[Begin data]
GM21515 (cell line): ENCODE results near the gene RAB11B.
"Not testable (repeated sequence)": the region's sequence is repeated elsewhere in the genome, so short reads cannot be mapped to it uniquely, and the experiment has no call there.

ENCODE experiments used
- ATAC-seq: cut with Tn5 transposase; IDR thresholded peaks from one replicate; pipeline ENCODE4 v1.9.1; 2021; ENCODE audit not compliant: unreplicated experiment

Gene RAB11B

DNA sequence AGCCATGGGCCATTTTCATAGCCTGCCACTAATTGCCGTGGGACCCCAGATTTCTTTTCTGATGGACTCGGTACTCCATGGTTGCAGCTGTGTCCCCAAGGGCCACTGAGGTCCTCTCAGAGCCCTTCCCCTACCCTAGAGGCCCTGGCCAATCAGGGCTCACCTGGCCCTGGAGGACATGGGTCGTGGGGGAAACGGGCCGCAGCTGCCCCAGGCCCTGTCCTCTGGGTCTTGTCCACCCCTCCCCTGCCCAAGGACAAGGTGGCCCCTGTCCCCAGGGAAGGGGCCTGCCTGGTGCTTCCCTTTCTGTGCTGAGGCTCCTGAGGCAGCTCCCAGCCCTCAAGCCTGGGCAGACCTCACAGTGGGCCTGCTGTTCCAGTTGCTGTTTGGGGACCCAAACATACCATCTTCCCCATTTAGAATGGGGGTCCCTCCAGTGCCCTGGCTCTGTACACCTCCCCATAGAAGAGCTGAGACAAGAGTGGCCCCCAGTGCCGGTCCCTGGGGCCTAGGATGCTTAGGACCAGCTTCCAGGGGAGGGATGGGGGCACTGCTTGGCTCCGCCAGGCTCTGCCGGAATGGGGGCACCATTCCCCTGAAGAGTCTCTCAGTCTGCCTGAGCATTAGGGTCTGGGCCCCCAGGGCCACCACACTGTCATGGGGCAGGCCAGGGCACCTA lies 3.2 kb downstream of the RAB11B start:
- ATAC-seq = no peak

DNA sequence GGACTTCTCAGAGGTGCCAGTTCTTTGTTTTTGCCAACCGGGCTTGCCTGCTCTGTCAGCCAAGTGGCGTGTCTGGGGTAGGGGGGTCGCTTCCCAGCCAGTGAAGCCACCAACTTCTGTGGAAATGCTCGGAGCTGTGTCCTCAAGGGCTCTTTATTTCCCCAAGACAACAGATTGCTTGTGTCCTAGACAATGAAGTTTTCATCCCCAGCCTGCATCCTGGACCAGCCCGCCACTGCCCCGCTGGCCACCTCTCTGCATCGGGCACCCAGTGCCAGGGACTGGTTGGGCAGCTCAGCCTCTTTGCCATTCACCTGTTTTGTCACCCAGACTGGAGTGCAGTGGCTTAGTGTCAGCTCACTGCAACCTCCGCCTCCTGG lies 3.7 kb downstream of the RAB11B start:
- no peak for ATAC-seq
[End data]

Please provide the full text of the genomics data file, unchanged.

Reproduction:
GM21515 (cell line): ENCODE results near the gene RAB11B.
"Not testable (repeated sequence)": the region's sequence is repeated elsewhere in the genome, so short reads cannot be mapped to it uniquely, and the experiment has no call there.

ENCODE experiments used
- ATAC-seq: cut with Tn5 transposase; IDR thresholded peaks from one replicate; pipeline ENCODE4 v1.9.1; 2021; ENCODE audit not compliant: unreplicated experiment

Gene RAB11B

DNA sequence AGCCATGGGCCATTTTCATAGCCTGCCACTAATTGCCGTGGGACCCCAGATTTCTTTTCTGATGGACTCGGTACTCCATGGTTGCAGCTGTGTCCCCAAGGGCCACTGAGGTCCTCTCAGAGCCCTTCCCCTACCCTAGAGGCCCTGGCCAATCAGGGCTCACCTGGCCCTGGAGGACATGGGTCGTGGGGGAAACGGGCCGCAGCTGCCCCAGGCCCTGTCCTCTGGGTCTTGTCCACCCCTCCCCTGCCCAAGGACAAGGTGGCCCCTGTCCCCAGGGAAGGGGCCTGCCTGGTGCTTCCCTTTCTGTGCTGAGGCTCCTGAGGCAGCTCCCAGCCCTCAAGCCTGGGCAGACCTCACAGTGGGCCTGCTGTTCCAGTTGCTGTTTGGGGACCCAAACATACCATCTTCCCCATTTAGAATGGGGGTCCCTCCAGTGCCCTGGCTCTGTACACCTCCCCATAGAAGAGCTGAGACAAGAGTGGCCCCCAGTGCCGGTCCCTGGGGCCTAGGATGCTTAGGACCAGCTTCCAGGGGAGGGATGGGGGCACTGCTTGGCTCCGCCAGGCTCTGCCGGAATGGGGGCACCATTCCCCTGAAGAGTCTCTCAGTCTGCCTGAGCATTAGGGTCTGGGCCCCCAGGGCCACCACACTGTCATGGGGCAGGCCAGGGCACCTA lies 3.2 kb downstream of the RAB11B start:
- ATAC-seq = no peak

DNA sequence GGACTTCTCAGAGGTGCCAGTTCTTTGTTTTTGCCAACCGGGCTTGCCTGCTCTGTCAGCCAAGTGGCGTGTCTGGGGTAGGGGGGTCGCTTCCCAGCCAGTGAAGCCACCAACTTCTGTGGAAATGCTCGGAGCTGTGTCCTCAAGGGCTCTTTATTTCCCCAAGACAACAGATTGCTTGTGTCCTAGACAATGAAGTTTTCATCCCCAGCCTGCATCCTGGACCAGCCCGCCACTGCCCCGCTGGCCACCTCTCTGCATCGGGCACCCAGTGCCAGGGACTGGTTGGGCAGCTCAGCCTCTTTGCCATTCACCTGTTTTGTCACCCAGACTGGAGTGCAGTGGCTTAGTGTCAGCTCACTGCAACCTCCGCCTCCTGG lies 3.7 kb downstream of the RAB11B start:
- no peak for ATAC-seq